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Early Literacy Domains Distance Learning Events brought to you by the Center for Early Literacy Learning 1.

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Presentation on theme: "Early Literacy Domains Distance Learning Events brought to you by the Center for Early Literacy Learning 1."— Presentation transcript:

1 Early Literacy Domains Distance Learning Events brought to you by the Center for Early Literacy Learning 1

2 What is this CELL distance learning event? This distance learning event focuses on early literacy domains The purpose of this distance learning event is to share information about: –The phases of early literacy learning –The early literacy learning domains 2

3 Pause and think about early literacy before you proceed! What is early literacy to you? Does early literacy only involve books or are there other ways to “do” early literacy? When does early literacy start? How do children develop early literacy abilities? Click here to read or listen to CELL’s responses to these questions.readlisten Proceed through the distance learning event with these responses in mind. 3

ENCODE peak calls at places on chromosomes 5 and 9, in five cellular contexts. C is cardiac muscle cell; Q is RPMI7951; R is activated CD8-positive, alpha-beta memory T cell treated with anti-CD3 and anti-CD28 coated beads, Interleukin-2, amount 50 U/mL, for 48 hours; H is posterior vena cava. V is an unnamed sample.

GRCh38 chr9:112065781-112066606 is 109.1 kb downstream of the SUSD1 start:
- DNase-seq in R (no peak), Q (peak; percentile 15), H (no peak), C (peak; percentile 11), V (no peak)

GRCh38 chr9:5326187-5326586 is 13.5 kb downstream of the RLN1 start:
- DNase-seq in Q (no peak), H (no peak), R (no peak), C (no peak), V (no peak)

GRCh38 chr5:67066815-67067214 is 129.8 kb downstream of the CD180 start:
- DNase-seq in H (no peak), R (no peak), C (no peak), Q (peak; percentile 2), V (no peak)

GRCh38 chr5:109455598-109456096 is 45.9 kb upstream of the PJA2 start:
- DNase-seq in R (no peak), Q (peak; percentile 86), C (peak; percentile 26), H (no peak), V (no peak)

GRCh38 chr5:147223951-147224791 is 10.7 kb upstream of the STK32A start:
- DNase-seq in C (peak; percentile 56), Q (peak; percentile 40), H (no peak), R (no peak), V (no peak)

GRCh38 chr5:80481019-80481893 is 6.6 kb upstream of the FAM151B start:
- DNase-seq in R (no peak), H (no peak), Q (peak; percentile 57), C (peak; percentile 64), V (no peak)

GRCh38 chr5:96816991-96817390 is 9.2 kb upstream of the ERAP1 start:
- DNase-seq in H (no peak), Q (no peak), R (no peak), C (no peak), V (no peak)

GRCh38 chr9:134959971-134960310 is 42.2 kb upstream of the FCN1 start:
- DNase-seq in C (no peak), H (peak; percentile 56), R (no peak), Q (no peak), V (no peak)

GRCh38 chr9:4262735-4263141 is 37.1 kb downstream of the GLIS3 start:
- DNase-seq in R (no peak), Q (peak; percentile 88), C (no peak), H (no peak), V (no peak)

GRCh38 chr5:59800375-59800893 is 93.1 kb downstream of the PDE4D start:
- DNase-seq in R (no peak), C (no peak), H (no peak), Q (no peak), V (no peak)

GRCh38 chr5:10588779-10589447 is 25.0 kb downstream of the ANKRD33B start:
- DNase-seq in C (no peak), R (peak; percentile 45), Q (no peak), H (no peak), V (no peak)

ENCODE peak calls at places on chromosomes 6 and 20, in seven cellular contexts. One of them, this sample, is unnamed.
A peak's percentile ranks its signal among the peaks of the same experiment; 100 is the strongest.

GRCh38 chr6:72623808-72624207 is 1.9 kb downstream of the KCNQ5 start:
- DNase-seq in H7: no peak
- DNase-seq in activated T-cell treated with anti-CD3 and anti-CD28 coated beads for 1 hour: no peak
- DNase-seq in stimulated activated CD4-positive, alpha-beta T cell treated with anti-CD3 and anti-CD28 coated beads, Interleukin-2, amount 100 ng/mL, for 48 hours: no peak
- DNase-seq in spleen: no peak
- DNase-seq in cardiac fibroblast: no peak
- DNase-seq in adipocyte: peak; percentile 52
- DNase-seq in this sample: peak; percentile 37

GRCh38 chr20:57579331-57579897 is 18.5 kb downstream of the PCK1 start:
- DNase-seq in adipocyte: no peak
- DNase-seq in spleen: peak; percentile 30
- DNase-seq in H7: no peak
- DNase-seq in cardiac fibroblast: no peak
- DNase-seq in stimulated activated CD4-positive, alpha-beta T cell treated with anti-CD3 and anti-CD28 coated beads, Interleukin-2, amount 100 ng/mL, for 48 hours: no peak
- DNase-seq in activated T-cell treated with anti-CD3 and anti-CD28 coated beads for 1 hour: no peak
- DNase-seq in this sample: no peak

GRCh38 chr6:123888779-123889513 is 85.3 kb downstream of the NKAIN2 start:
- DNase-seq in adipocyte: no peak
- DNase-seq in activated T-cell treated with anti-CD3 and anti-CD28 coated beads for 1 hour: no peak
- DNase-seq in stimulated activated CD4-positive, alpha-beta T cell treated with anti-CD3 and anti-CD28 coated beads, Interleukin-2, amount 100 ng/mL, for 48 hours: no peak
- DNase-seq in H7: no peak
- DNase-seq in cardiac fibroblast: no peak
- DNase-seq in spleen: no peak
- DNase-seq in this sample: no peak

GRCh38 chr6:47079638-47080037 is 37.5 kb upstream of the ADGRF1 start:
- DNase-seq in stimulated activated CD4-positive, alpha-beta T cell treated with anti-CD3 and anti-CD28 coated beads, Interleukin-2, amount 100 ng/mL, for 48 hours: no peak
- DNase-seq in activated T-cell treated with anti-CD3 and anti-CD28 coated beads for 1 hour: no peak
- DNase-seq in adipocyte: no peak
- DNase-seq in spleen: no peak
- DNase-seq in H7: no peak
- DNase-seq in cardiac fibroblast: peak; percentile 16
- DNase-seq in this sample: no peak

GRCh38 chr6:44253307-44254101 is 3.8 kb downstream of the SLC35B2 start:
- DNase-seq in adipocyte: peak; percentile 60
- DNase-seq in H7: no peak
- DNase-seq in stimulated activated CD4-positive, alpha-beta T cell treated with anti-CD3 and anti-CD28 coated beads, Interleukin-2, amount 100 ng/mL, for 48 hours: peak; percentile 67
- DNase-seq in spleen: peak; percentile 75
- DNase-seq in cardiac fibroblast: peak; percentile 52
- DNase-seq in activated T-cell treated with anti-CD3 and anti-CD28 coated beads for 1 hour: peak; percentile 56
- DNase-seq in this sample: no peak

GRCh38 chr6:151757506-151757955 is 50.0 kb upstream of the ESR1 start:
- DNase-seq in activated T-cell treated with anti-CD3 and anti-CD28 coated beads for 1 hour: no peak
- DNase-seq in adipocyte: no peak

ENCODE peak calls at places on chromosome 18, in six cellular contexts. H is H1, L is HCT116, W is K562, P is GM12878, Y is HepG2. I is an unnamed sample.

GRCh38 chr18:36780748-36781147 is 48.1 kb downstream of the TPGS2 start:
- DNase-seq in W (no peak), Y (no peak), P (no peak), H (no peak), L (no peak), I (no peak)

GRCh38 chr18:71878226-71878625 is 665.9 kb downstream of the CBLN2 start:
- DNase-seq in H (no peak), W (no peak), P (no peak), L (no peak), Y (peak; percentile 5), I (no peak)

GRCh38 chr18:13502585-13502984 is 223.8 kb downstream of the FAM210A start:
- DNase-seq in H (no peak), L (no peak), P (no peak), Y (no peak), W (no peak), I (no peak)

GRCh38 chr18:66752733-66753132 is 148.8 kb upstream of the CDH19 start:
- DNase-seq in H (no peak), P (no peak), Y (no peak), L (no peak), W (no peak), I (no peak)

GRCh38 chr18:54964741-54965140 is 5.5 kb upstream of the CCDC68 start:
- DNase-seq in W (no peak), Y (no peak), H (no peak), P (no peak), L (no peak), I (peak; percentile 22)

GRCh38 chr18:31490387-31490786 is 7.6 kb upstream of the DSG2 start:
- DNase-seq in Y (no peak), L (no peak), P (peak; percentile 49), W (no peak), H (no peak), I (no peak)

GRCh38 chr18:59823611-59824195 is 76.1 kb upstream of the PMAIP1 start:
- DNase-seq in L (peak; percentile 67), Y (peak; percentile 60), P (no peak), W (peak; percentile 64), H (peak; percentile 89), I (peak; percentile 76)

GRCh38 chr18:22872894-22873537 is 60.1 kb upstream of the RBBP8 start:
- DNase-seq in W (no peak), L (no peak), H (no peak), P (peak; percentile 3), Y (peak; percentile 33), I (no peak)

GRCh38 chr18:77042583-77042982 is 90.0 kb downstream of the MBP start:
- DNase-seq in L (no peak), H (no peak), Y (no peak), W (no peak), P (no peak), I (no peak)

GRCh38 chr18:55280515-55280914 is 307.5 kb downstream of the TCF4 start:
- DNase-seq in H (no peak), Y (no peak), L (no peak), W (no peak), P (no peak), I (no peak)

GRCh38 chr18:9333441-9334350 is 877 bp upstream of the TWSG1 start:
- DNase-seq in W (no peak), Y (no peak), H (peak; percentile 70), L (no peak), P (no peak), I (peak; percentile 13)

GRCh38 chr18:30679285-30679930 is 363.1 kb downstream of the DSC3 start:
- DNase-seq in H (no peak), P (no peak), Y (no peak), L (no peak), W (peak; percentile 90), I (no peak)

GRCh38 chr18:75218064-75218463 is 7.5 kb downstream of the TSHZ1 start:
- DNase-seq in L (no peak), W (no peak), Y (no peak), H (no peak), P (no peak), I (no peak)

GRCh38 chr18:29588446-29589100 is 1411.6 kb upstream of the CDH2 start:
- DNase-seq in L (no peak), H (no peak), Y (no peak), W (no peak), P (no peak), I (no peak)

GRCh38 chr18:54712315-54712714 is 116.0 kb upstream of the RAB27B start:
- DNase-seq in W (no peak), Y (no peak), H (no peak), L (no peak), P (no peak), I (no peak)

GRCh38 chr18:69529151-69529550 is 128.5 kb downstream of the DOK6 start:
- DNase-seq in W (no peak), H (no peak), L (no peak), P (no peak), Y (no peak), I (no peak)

4 Introduce: Early Literacy Phases and Domains CELL has conceptualized early literacy learning to be composed of: –Three phases –Seven domains Continuum of Typical Early Literacy Development and Experiences (click here to view)here 4

5 Introduce: Phases of Early Literacy Learning Pre-literacy development –From birth to approximately 12 to 15 month of age developmentally –The communication and social skills acquired before language onset that form the foundation for language acquisition and emergent literacy skills –Includes a child’s acquisition of a number of important communication and literacy-related skills 5

6 Emergent literacy development –From approximately to 30 months of age –The verbal and nonverbal skills that are the foundation for the process of learning to read, write, and develop other literacy-related abilities –Includes the acquisition of a variety of emergent literacy development skills and accomplishments Introduce: Phases of Early Literacy Learning 6

7 Early literacy development –From approximately 30 months of age to five years –The acquisition and mastery of the fundamentals of reading, writing, and other literacy-related skills –Includes the mastery of many of the fundamentals and precursors of conventional literacy skills and accomplishments Introduce: Phases of Early Literacy Learning 7